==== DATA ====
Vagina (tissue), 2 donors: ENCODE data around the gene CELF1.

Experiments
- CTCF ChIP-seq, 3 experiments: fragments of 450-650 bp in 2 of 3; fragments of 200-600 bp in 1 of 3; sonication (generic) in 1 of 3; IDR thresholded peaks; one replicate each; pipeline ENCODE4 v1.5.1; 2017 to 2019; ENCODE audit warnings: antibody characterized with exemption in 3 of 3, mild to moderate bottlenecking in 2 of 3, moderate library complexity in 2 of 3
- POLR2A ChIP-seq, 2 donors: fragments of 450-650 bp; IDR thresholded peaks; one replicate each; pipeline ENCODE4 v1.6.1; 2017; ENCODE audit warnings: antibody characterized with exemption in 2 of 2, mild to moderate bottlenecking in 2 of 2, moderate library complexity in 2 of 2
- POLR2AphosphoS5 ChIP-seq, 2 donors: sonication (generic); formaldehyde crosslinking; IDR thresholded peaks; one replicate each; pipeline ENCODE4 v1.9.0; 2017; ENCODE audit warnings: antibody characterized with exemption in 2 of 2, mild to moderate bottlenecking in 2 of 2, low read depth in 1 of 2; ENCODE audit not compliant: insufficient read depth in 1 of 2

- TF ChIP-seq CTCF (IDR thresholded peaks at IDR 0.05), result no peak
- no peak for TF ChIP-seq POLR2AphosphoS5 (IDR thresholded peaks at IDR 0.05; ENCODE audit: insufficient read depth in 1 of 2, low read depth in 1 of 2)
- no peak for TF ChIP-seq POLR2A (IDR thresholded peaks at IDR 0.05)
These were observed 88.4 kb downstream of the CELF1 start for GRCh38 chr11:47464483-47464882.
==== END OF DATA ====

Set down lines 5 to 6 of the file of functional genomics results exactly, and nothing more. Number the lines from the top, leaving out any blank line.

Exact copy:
- POLR2AphosphoS5 ChIP-seq, 2 donors: sonication (generic); formaldehyde crosslinking; IDR thresholded peaks; one replicate each; pipeline ENCODE4 v1.9.0; 2017; ENCODE audit warnings: antibody characterized with exemption in 2 of 2, mild to moderate bottlenecking in 2 of 2, low read depth in 1 of 2; ENCODE audit not compliant: insufficient read depth in 1 of 2

- TF ChIP-seq CTCF (IDR thresholded peaks at IDR 0.05), result no peak